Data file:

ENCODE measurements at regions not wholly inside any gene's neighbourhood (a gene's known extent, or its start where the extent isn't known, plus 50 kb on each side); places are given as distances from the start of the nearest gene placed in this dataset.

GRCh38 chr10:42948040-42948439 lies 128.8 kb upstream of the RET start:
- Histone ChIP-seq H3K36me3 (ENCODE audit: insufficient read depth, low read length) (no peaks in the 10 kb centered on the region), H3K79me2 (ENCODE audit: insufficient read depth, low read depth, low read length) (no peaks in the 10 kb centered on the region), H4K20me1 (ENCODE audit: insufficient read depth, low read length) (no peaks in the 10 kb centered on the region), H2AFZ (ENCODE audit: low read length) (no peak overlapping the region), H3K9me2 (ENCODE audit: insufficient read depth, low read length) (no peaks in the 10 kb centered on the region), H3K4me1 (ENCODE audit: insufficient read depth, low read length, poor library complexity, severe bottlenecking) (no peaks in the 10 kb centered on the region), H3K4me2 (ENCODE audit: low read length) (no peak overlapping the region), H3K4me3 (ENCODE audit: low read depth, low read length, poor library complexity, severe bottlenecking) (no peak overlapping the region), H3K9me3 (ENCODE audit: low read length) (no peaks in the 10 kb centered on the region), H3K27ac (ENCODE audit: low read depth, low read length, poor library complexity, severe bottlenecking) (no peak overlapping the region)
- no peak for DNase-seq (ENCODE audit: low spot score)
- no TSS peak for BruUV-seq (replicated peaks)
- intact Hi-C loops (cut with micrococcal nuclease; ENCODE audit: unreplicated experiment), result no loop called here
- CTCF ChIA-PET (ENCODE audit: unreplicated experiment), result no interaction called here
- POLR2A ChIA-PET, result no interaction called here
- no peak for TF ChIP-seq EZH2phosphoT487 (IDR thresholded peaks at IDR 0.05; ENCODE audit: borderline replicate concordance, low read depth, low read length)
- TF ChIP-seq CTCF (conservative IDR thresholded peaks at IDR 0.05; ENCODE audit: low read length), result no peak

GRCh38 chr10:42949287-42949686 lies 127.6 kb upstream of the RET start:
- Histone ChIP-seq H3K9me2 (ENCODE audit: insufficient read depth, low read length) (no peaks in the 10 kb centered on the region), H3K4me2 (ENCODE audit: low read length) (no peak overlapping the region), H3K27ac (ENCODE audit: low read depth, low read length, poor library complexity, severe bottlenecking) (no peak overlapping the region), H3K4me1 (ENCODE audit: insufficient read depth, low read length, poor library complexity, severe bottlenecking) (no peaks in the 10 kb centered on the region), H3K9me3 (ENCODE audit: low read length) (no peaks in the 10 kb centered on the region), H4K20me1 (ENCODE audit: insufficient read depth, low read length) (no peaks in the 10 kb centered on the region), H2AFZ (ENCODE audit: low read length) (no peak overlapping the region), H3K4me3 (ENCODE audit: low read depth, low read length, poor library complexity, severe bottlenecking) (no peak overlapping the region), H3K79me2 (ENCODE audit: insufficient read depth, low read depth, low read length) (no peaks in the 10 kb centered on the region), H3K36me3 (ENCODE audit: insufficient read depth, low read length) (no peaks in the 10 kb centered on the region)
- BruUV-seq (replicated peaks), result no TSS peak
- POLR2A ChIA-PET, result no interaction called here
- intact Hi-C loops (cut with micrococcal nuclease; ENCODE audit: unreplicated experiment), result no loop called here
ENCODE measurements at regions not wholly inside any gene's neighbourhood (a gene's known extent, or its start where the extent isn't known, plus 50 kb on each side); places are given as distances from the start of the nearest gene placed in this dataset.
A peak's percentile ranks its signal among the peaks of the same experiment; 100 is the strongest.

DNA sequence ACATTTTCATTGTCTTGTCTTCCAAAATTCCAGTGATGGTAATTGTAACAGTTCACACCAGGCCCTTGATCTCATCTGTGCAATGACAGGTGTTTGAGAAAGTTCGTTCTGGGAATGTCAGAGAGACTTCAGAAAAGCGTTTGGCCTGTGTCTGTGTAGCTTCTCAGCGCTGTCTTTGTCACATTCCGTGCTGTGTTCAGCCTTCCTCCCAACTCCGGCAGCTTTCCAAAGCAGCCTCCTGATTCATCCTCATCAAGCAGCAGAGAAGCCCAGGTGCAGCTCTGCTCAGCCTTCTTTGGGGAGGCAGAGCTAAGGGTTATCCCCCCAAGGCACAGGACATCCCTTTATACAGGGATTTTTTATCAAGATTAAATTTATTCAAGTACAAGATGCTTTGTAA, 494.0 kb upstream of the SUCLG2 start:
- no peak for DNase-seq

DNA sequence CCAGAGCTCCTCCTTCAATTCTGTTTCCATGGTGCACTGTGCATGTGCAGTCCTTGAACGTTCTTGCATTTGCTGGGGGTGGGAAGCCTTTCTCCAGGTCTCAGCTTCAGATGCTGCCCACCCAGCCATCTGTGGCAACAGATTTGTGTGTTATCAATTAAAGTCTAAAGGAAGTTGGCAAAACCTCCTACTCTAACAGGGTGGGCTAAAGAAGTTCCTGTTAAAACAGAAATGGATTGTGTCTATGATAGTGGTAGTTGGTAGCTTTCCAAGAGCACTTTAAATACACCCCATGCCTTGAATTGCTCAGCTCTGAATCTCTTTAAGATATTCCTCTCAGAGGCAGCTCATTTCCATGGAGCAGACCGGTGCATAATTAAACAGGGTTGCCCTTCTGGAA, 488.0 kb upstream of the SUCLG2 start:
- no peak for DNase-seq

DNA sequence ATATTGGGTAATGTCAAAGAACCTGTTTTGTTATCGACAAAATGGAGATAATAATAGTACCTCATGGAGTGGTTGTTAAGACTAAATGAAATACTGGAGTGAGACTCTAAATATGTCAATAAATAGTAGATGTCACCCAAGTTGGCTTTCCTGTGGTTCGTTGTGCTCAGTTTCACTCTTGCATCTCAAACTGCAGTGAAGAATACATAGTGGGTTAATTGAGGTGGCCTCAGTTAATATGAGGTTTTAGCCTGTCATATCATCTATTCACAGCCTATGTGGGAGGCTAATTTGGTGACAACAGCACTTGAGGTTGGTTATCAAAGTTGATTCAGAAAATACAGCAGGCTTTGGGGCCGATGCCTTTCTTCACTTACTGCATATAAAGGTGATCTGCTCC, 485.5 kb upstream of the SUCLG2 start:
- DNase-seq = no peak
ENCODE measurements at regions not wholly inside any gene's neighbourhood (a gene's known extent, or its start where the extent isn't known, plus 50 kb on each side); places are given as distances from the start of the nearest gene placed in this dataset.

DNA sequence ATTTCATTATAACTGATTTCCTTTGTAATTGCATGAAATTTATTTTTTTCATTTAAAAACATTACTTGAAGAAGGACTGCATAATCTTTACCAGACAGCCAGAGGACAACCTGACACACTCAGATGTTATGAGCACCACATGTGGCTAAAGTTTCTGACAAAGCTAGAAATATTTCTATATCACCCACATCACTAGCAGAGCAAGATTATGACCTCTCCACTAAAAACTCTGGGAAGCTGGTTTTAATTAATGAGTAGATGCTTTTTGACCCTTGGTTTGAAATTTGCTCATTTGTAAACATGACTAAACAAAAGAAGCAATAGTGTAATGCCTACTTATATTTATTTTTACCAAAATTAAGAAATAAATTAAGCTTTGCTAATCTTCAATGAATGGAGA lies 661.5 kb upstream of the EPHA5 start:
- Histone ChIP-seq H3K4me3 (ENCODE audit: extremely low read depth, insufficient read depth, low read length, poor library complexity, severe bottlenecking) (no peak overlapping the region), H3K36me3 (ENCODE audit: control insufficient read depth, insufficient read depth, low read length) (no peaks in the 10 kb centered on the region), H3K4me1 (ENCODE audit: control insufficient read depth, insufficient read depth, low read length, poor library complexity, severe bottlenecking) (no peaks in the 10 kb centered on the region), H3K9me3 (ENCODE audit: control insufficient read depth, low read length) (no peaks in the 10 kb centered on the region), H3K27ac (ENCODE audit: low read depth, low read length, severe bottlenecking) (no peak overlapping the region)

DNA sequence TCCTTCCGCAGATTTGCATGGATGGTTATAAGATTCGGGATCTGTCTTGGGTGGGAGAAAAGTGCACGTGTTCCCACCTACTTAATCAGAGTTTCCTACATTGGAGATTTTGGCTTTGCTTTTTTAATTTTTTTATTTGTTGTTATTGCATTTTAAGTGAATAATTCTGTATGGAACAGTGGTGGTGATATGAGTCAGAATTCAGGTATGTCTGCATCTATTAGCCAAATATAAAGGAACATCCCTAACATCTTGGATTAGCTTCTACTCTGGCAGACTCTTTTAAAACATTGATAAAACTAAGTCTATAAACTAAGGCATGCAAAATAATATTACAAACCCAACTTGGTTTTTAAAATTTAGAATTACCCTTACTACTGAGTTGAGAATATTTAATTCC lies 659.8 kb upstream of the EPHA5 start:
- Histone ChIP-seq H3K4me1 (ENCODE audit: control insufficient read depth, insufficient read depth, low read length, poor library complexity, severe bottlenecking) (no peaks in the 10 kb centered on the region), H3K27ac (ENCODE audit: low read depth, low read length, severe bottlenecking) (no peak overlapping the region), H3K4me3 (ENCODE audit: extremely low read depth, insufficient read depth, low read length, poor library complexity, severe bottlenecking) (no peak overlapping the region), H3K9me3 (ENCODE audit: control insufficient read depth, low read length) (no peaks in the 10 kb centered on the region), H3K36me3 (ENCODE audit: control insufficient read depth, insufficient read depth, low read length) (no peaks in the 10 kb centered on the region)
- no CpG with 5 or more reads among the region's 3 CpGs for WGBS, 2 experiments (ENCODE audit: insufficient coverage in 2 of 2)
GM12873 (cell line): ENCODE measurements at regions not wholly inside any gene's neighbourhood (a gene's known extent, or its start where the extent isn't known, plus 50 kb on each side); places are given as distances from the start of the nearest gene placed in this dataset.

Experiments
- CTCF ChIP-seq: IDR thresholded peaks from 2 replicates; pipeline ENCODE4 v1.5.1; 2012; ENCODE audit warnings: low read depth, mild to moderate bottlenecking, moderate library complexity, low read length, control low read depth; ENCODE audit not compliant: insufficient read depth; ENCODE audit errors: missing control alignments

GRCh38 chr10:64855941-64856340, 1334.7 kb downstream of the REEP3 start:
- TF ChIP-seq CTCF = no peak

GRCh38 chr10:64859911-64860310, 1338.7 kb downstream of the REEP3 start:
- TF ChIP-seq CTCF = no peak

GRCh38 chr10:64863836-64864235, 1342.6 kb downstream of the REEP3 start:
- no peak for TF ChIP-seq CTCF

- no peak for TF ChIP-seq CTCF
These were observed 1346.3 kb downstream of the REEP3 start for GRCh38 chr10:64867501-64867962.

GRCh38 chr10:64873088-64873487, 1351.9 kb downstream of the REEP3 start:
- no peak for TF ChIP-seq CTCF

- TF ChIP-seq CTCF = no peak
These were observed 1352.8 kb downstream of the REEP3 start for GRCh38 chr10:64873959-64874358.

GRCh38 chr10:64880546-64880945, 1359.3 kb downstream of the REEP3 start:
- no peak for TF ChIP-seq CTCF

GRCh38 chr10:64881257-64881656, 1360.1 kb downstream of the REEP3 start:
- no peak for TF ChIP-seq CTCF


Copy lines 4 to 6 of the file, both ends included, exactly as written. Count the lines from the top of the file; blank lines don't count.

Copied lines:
- no peak for DNase-seq (ENCODE audit: low spot score)
- no TSS peak for BruUV-seq (replicated peaks)
- intact Hi-C loops (cut with micrococcal nuclease; ENCODE audit: unreplicated experiment), result no loop called here